AWS Security Blog

Another Way to Remove Unnecessary Permissions in Your IAM Policies by Using Service Last Accessed Data

by Kai Zhao | on | in Announcements, How-to guides | | Comments

In my previous post, I introduced service last accessed data, a new feature of the AWS Identity and Access Management (IAM) console that helps you define policies that adhere better to the principle of least privilege. As part of that post, I walked through a sample use case demonstrating how you can use service last accessed data in a policy-centric way. In today’s blog post, I’ll walk through how to use service last accessed data to scope down an application’s permissions in a principal-centric way.

Note: This post assumes that you’ve already read my previous post. As a result, I’ll skip the overview of what service last accessed data is and where to find it, and jump right into the details.

What is a “principal-centric” approach?

A principal-centric approach begins from the perspective of user and application profiles—in other words, viewing the Access Advisor tab for an IAM user, group, or role. When you make permissions changes based on service last accessed data using this approach, it’s important to consider how other principals may be affected. For example, just because IAM user Bob doesn’t seem to be using the Amazon S3 permissions granted by a shared managed policy doesn’t mean that you should immediately remove S3 permissions from that policy, because user Alice might require S3 access.

Now let’s walk through an example of a principal-centric approach to permissions management.

Sample use case – Realigning permissions for an evolving application

In this example, I’ll show you how an application owner can use service last accessed data to reconfigure her application’s permissions.

Donna is a DevOps administrator responsible for managing her team’s AWS infrastructure. One of her organization’s web applications was recently redesigned to use Amazon DynamoDB for storing records; previously, the application used S3. This web application relies on the IAM role app_foo, which has been recently modified to grant DynamoDB permissions in addition to its previous permissions.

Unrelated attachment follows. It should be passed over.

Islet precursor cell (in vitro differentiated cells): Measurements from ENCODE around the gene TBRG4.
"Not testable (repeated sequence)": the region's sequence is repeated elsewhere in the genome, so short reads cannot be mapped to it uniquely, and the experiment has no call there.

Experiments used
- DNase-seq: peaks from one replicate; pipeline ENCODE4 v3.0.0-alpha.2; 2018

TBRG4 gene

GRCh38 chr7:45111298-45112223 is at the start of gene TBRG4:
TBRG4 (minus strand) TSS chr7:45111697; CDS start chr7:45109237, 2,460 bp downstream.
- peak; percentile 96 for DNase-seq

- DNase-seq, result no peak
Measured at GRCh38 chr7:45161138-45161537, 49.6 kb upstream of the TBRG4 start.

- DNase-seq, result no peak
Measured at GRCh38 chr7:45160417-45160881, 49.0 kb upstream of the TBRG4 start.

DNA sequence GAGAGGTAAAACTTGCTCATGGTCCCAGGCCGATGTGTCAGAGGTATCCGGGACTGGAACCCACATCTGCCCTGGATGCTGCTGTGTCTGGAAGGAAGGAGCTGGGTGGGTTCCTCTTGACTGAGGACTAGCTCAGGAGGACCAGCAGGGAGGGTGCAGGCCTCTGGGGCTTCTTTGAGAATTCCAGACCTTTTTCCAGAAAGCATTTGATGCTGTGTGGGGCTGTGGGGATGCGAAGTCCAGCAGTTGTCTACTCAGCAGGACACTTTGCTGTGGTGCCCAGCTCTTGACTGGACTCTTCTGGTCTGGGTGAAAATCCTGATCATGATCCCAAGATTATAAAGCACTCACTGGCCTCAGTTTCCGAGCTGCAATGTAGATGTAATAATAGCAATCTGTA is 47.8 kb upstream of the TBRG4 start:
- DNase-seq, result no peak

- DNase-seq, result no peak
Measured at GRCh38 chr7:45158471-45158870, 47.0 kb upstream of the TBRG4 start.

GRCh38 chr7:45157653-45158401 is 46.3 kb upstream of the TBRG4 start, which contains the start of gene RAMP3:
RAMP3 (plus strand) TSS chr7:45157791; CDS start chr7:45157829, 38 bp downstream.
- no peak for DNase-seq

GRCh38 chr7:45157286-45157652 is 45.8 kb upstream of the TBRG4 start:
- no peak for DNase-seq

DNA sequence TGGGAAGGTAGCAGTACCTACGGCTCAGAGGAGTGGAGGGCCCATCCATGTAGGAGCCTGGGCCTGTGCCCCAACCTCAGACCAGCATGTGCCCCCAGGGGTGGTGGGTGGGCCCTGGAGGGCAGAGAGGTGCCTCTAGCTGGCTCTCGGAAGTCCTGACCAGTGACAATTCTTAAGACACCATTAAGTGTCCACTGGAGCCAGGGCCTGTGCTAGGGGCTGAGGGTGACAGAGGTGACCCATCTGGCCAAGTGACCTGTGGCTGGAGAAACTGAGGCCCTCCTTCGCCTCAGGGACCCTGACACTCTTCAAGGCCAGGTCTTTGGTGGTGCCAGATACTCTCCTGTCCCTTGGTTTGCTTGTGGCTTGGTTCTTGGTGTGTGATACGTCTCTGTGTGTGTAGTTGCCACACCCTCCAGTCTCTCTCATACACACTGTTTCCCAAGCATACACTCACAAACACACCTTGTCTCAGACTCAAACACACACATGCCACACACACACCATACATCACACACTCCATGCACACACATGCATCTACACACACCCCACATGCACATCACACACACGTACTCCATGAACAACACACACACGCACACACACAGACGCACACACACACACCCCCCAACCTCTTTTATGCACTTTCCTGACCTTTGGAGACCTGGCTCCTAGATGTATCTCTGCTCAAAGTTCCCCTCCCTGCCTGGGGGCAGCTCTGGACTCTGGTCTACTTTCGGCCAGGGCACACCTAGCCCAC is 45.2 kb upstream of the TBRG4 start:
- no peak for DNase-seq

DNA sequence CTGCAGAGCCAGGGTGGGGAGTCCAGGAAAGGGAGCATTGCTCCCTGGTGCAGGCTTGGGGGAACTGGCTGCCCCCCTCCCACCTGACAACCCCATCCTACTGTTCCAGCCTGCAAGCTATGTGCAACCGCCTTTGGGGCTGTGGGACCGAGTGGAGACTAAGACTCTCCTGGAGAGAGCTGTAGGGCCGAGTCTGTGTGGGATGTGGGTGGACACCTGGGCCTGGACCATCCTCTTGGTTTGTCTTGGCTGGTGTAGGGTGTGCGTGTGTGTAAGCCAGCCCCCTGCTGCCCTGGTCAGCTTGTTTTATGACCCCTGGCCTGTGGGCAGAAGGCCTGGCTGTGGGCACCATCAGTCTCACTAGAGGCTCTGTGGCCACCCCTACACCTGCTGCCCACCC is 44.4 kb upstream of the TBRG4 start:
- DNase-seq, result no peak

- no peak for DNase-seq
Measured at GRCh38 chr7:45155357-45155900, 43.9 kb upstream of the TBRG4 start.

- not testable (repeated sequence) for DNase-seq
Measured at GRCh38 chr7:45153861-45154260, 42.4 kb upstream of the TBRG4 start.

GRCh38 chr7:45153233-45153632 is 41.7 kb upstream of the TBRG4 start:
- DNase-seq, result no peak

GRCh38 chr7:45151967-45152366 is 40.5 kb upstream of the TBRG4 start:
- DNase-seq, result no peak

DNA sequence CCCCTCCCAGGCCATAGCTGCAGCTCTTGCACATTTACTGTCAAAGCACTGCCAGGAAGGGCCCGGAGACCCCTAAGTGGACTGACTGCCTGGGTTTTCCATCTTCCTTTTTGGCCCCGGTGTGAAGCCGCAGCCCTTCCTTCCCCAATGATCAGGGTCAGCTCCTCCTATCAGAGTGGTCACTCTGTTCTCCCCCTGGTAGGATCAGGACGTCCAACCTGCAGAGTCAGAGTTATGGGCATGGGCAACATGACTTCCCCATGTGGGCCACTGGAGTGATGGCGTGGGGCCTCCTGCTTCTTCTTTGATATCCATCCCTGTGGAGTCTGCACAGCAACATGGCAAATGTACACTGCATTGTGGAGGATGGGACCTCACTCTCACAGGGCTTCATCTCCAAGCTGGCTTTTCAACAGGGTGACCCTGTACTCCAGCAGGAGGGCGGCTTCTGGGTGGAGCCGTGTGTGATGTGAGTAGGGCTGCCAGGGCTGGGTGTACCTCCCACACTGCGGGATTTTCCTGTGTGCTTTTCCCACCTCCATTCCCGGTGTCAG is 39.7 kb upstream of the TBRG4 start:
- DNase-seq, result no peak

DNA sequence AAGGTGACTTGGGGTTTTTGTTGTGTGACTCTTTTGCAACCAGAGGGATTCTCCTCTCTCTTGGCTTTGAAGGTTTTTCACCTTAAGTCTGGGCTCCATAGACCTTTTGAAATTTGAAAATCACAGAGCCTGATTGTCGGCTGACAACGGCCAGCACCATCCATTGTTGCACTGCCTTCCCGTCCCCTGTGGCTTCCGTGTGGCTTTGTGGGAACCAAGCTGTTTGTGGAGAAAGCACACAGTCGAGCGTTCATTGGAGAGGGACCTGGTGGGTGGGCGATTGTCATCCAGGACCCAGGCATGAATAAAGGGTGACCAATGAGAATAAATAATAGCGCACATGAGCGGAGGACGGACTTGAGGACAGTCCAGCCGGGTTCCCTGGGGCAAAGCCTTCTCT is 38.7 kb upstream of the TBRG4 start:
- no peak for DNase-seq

Donna signs in to the IAM console and navigates to the Roles pane. Here, she selects the app_foo role, and then clicks the Access Advisor tab, as shown in the following screenshot.

Image of the Access Advisor tab

Donna reviews the service last accessed data and sees that DynamoDB has been accessed recently, but S3 was last accessed months ago. Now Donna needs to determine the appropriate next steps to make sure that she doesn’t adversely impact the access of any other services or users.

Donna then goes to the Permissions tab for the app_foo role to see the source of its permissions. When she initially assigned permissions to this role, she used a mix-and-match model of assigning multiple smaller managed policies instead of a single comprehensive policy. As a result, this role has separate policies (shown in the following screenshot) that grant access to Amazon Elastic Load Balancing, Amazon EC2, Auto Scaling, S3, and DynamoDB, respectively. To revoke the now-unnecessary S3 permissions, Donna realizes that the simplest solution is to detach the managed policy that granted S3 permissions (app_foo_s3), rather than make any policy edits.

Image of detaching the app_foo_s3 policy from the role

As a general rule, it’s good to examine a user, group, or role by looking at the policies that contribute to the permission of that user, group, or role. This way, you can verify whether questionable permissions are unnecessary and thus safe to remove, or merely unused by the specific principal you were analyzing.

Next steps

You can use this approach as a starting point for a number of potential next steps in response to unused services, including (but not limited to):

  • Detaching a managed policy.
  • Deleting a managed policy.
  • Deleting an inline policy and creating a managed policy with fewer permissions.
  • Editing an existing policy to remove permissions.
  • Adding an explicit deny to an existing policy.
  • Creating a separate policy for specific principals.
  • Doing nothing and acknowledging that not every principal will exercise all their permissions.

It is up to you as an IAM administrator to choose the permissions management approach that strikes the right balance of accessibility and least privilege, while remaining appropriate for your organization.

We’d love to hear your thoughts regarding how you use service last accessed data, as well as suggestions for future releases. If you have comments about service last accessed data or questions about how to use it, leave a comment below or start a thread on the IAM forum.

– Kai